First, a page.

SUITLAND, Md. The Census Bureau's decision to give to the Department of Homeland Security data that identified populations of Arab-Americans was the modern-day equivalent of its pinpointing Japanese-American communities when internment camps were opened during World War II, members of an advisory board told the agency's top officials on Tuesday.
"This for the Arab-American community is 1942," said Barry Steinhardt, a civil liberties lawyer and member of the panel, the Decennial Census Advisory Committee. "Thousands of Arab-Americans have been rounded up and deported."
The criticism came at a daylong special meeting held at the Census Bureau's headquarters in this Washington suburb to discuss the disclosure this summer that on two occasions after the attacks of Sept. 11, 2001, the agency provided comprehensive reports to Homeland Security listing Arab-American populations by city and ZIP code.
The data, from the 2000 census, had already been made public on the agency's Internet site and did not include any individual names or addresses, information the agency is prohibited from disclosing. Further, Homeland Security officials have said the data were requested simply to help them decide at which airports they needed to post Arabic language signs, not for law enforcement purposes.
But the Census Bureau director acknowledged at the meeting that by tabulating and handing over the data to the Department of Homeland Security, even if doing so broke no laws, the agency had undermined public trust, potentially discouraging Arab-Americans or other minority groups from filling out future census forms.
"It affected the perception of the Census Bureau," said the director, Charles Louis Kincannon. "And that is a very important problem for us."
But Kincannon rejected comparisons to what occurred during World War II, when the bureau gave maps and statistics to the Army identifying where Japanese-Americans lived.
"This is not 1942," he said. "That kind of internment is not going on."
The meeting largely drew leaders of a variety of ethnic and racial groups, some of them members of the committee, and the criticism there was voiced by many other than Arab-Americans. Representatives of Asians, Hispanics, blacks, American Indians and Native Alaskans each objected to the agency's action.
"Once you lose the trust of the public, it is hard to get it back," said Karen Narasaki, a member of the committee who said her parents and grandparents were sent to internment camps during World War II.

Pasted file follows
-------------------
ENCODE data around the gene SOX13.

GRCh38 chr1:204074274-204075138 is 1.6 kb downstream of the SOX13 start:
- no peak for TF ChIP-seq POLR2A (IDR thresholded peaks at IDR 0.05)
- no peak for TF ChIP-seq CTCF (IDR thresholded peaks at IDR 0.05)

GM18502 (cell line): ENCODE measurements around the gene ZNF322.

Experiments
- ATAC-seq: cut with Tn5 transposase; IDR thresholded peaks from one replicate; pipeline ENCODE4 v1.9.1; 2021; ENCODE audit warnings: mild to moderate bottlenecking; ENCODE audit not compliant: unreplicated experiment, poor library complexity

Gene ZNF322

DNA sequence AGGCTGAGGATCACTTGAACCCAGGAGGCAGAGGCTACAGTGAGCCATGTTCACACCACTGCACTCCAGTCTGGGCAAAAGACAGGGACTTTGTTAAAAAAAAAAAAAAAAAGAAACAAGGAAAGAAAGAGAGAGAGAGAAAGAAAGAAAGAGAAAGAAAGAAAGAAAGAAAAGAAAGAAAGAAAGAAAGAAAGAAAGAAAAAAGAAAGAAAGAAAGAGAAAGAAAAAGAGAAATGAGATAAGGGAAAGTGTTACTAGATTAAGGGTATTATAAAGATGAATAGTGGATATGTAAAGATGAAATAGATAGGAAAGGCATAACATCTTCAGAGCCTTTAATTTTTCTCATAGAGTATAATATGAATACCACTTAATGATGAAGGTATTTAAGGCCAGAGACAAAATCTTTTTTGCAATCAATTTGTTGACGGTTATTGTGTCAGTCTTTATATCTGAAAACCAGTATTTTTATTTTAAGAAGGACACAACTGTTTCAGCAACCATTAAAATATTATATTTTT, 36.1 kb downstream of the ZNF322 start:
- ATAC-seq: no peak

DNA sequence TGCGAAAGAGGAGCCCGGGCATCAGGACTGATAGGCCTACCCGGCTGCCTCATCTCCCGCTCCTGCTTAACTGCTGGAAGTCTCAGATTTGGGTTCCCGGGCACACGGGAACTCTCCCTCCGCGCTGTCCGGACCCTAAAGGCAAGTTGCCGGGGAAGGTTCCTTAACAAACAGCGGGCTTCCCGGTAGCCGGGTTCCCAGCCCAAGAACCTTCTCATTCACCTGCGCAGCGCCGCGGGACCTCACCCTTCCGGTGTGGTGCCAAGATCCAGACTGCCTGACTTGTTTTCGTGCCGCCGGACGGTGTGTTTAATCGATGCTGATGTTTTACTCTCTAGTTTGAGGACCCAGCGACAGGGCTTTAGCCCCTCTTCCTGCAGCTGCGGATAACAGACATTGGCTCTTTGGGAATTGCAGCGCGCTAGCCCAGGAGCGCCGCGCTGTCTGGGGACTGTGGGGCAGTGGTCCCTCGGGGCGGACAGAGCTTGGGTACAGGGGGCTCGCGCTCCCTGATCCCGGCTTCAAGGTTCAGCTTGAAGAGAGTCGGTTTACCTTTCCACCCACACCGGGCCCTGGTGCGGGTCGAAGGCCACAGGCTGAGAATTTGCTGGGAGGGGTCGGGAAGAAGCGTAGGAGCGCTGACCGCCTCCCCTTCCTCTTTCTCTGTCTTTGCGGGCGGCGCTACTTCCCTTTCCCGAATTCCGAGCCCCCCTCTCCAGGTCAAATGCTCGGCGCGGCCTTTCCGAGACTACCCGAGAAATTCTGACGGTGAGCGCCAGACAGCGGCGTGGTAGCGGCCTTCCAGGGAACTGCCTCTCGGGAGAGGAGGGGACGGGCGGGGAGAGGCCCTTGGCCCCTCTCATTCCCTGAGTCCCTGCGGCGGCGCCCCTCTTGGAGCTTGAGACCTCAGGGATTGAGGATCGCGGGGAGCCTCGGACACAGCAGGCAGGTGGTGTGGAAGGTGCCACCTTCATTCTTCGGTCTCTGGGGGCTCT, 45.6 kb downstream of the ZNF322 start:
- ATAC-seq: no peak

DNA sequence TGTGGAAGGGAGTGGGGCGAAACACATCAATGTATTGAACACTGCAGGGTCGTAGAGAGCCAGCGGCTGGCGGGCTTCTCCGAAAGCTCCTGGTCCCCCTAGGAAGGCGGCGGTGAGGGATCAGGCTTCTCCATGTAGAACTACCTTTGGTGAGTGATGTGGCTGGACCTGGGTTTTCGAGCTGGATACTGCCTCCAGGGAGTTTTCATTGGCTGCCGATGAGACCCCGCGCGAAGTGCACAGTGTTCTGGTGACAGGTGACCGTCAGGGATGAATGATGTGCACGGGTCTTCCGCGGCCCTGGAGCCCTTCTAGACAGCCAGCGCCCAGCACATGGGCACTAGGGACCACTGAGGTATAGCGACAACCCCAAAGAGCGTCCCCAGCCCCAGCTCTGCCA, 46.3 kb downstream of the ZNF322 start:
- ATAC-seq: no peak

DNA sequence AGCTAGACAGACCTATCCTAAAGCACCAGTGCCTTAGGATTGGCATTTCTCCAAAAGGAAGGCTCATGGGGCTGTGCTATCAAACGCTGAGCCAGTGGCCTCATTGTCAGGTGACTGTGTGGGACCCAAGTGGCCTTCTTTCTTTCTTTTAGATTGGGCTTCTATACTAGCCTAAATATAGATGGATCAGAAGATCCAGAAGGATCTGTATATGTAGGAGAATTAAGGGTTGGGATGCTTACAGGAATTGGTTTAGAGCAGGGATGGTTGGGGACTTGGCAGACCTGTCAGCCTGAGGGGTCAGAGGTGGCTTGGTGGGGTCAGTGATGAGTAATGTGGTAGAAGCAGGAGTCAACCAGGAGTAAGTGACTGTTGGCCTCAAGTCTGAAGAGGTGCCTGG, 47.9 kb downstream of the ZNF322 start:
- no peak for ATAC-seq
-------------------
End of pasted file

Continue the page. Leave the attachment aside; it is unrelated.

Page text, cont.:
Concern was also raised about a new effort by the Census Bureau to prepare annual estimates of illegal immigrants as part of an overall population count. Those estimates, a recent report by the Government Accountability Office said, may permit approximate counts by geographic area of the number of illegal-immigrant children of school age, data that members of the committee said might ultimately be used against migrant families.
But Kincannon said that if the Census Bureau wanted to report population sizes accurately, it needed to try to count fast-growing immigrant and illegal-immigrant populations.
"It is in our interest and the public's interest to have a good estimate," he said.
Since the disclosure over the summer that the data were given to the Homeland Security Department, the Census Bureau has already changed the way it handles requests from law enforcement agencies for special tabulations of census data or extractions of data already tabulated. Before any such information is released, a senior administrator must approve the request. Requests that involve some "sensitive" populations children, noncitizens, prisoners, the poor, the terminally ill and certain "small minority groups" also require that high-level approval even if the data are not being shared with a law enforcement agency.
But several members of the advisory board said the new rule was too ambiguous, particularly when it came to determining which minorities were considered "sensitive." One solution suggested by committee members Tuesday would be to release to the public any special tabulations prepared for law enforcement agencies, so that there would be less suspicion about what kind of data the Census Bureau might be sharing. Others urged the creation of a kind of ombudsman a "privacy officer" who would routinely review these kinds of data requests.
Kincannon said he expected to issue a more permanent and comprehensive revision of rules in this area next year, to try to rebuild public confidence.
"To conduct the census," he said, "we depend on the trust of the respondents."